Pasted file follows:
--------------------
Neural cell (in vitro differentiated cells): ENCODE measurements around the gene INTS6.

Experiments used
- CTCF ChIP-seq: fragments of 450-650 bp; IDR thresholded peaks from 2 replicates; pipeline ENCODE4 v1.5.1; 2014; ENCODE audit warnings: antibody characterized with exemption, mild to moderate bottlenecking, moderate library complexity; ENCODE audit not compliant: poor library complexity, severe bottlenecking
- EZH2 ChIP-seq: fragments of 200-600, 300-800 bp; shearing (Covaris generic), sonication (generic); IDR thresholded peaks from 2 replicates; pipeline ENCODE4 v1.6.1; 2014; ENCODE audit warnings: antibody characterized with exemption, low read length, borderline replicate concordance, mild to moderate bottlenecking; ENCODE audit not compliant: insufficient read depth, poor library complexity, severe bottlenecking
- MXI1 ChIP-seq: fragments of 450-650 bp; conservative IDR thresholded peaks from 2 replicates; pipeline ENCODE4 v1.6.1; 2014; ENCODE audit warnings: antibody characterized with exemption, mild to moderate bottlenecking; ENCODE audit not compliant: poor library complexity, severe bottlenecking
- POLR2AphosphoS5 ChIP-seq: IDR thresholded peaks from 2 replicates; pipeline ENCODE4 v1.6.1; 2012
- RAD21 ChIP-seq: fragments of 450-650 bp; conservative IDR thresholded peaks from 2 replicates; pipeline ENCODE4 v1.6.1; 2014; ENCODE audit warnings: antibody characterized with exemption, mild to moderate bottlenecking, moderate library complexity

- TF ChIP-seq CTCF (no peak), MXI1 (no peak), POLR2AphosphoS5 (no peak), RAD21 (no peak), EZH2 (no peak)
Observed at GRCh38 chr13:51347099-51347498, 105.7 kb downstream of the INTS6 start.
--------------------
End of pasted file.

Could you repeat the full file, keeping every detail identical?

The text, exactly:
Neural cell (in vitro differentiated cells): ENCODE measurements around the gene INTS6.

Experiments used
- CTCF ChIP-seq: fragments of 450-650 bp; IDR thresholded peaks from 2 replicates; pipeline ENCODE4 v1.5.1; 2014; ENCODE audit warnings: antibody characterized with exemption, mild to moderate bottlenecking, moderate library complexity; ENCODE audit not compliant: poor library complexity, severe bottlenecking
- EZH2 ChIP-seq: fragments of 200-600, 300-800 bp; shearing (Covaris generic), sonication (generic); IDR thresholded peaks from 2 replicates; pipeline ENCODE4 v1.6.1; 2014; ENCODE audit warnings: antibody characterized with exemption, low read length, borderline replicate concordance, mild to moderate bottlenecking; ENCODE audit not compliant: insufficient read depth, poor library complexity, severe bottlenecking
- MXI1 ChIP-seq: fragments of 450-650 bp; conservative IDR thresholded peaks from 2 replicates; pipeline ENCODE4 v1.6.1; 2014; ENCODE audit warnings: antibody characterized with exemption, mild to moderate bottlenecking; ENCODE audit not compliant: poor library complexity, severe bottlenecking
- POLR2AphosphoS5 ChIP-seq: IDR thresholded peaks from 2 replicates; pipeline ENCODE4 v1.6.1; 2012
- RAD21 ChIP-seq: fragments of 450-650 bp; conservative IDR thresholded peaks from 2 replicates; pipeline ENCODE4 v1.6.1; 2014; ENCODE audit warnings: antibody characterized with exemption, mild to moderate bottlenecking, moderate library complexity

- TF ChIP-seq CTCF (no peak), MXI1 (no peak), POLR2AphosphoS5 (no peak), RAD21 (no peak), EZH2 (no peak)
Observed at GRCh38 chr13:51347099-51347498, 105.7 kb downstream of the INTS6 start.